Figure 4
figure 4

Cross-wavelet power spectra between DF and mean temperature (A), rainfall (B) and absolute (C) and relative (D) humidities in Hanoi from 2002 to 2009 (left column). The right column shows the phase angles of the climatic variables (blue, left y-axis) and DF (red, left y-axis), as well as their difference (black, right y-axis). These phase angles are calculated on signals that have been filtered around the period of maximal power in the spectra of the left column, i.e. annual periodicity for all the climatic variables, as well as also the semi-annual periodicity for the relative humidity. In spectra of the left column, the black contour lines show the regions of power significant at the alpha-risk of 0.05, the paled region of the spectrum delineates the cone of influence due to the zero-padding of the time series, and the power increases from dark blue to dark red.

Discussion and conclusion

Using monthly aggregated data, Cuong et al. [5] showed a clear annual cycle for dengue transmission in Hanoi from 1998 to 2009. In the present study, using weekly data allowed us to further characterize a sub-annual periodicity, in addition to the annual one. This sub-annual periodicity is reflected in the DF incidence time series, by a slow increase of incidence from the beginning of the year to the weeks 22–24 (June), followed by a faster increase of incidence until weeks 44–46 (November), which ends by a sharp decrease of incidence at the end of the rainy season. A potential drawback of working on weekly instead of monthly data is that it decreases the incidence values and thus increases the noise. However, given that we can still detect clear periodicities in our wavelet spectra, this does not seem to affect our analysis too much.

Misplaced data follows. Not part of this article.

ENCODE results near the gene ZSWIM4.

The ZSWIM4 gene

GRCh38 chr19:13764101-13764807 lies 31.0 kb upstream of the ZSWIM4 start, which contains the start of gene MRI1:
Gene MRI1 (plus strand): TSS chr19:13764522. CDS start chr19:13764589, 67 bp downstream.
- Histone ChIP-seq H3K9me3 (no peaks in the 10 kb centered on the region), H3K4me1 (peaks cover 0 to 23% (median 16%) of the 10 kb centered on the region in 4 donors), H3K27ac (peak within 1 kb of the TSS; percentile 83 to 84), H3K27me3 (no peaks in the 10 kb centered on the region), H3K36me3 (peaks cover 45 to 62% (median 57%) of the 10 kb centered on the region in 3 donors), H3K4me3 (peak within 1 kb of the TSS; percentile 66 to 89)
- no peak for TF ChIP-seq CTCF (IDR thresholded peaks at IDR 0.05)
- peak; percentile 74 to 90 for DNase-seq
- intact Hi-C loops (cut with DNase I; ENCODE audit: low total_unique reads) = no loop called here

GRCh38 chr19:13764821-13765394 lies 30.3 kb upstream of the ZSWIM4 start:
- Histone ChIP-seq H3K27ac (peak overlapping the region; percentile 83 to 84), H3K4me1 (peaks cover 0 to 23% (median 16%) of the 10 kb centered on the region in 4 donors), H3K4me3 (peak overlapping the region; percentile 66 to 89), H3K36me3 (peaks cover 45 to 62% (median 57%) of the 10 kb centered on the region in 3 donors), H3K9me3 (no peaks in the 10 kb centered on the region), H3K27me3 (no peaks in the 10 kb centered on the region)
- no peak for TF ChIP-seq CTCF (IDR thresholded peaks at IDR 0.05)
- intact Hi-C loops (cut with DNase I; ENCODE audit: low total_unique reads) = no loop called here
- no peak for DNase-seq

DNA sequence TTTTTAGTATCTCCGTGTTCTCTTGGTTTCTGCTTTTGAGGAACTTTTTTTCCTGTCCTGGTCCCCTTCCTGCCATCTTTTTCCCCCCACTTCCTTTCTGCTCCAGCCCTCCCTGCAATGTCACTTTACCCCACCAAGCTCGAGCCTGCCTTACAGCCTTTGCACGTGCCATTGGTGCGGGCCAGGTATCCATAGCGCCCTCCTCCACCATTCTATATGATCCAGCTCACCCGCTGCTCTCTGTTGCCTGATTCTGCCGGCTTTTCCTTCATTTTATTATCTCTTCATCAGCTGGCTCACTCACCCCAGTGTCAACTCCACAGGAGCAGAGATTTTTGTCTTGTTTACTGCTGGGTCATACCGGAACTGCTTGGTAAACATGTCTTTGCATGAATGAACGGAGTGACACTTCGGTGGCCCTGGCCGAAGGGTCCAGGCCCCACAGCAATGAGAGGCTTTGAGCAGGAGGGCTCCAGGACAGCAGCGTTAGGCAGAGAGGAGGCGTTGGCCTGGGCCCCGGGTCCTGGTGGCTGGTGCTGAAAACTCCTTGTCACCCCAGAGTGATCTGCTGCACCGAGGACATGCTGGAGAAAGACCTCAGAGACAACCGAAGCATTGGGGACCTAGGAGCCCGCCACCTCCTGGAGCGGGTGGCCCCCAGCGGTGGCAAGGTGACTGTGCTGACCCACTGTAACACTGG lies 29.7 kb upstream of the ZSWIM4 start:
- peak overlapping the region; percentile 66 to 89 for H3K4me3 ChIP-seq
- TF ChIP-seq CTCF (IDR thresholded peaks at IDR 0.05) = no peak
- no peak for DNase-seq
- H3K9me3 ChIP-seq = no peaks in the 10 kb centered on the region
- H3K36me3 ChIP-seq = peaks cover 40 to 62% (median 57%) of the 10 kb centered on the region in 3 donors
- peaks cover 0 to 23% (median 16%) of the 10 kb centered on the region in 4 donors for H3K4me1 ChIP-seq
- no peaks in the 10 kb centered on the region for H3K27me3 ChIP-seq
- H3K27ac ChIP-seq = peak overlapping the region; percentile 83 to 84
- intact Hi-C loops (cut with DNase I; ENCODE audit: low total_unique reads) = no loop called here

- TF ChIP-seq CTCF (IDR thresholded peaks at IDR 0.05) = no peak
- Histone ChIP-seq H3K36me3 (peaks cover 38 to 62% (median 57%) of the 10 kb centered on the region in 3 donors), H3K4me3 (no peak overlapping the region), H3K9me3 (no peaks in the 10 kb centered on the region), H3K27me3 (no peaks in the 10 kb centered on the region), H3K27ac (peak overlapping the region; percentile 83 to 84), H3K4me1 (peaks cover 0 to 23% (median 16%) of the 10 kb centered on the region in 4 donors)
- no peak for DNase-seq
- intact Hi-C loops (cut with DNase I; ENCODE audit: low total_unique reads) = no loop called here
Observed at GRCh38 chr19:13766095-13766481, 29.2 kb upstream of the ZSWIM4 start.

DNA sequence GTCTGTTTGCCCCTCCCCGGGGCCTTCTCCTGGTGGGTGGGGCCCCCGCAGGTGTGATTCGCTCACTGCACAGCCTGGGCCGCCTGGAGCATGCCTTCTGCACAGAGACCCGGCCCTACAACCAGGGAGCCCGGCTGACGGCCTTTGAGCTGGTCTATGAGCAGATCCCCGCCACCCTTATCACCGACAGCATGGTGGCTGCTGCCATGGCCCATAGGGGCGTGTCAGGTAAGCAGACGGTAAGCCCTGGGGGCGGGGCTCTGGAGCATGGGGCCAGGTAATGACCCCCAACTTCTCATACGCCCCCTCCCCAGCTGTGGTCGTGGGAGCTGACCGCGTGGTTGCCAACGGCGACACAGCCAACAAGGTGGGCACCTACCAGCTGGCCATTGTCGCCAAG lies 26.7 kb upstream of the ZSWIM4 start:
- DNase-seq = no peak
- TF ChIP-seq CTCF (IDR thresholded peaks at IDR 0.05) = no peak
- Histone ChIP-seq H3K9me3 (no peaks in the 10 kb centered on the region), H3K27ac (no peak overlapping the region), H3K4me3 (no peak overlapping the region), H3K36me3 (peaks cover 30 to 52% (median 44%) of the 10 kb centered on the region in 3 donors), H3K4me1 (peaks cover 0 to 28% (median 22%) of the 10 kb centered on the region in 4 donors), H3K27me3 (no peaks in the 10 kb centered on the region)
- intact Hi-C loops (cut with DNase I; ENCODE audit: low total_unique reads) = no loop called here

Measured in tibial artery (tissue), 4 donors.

When characterizing the reproductive ratio throughout the studied period, it displays, most of the years, two peaks per year, which is in accordance with the sub-annual periodicity of DF incidence. Among the climatic variables that we investigated (temperature, rainfall, relative humidities and vapor pressure), all of them expectedly displayed strong annual periodicities with temperature, rainfall and vapor pressure leading DF incidence by a constant delay of 8 to 10 weeks. In addition to this strong annual periodicity, relative humidity displays a sub-annual periodicity, as observed on DF incidence. The annual periodicity of relative humidity leads the annual periodicity of DF incidence by a constant delay of 18 weeks whereas the sub-annual periodicity of relative humidity leads the sub-annual periodicity of DF by a delay that decreases from 14.30 weeks in 2002 to 5.27 weeks in 2009 at an almost constant rate of 1.13 week per year. These results are in general agreement with the findings of other studies that climatic factors play a role in the transmission cycles of DF. Interestingly, these two incidence peaks per year that we observed in Hanoi with periods of low incidence occurring in January and February (the coldest months in Hanoi) and in June and July (the warmest months in Hanoi) are in accordance with Eastin et al. [26]‘s observation in Columbia where they noted a significant decreases of DF cases soon after extended periods of either very cool or very hot temperatures. Likewise, a study in Taiwan found three turning points of DF that occurred around early August, late August/early September, and late October/early November. The first two turning points were shown to relate with two typhoons around early to mid August in Taiwan that witnessed a sharp drop in temperature and substantial rainfall after it [16]. Similarly, other studies in Thailand and Singapore also revealed significant associations between climatic variables and dengue incidence ([13, 14, 42]; Tipayamongkholgul [43, 44]). For example, Tipayamongkholgul [43] conducted a study in the Gulf of Thailand and showed that the monthly average local relative humidity in the previous 3–6 months was negatively associated with epidemics of dengue and incidence of dengue cases. Woongkon et al. [44] in Chiang Rai, Thailand, showed that all climatic factors including minimum, maximum temperature, minimum and average relative humidity, evaporation, wind speed and rainfall lead increasing DF incidence by 0–2 months.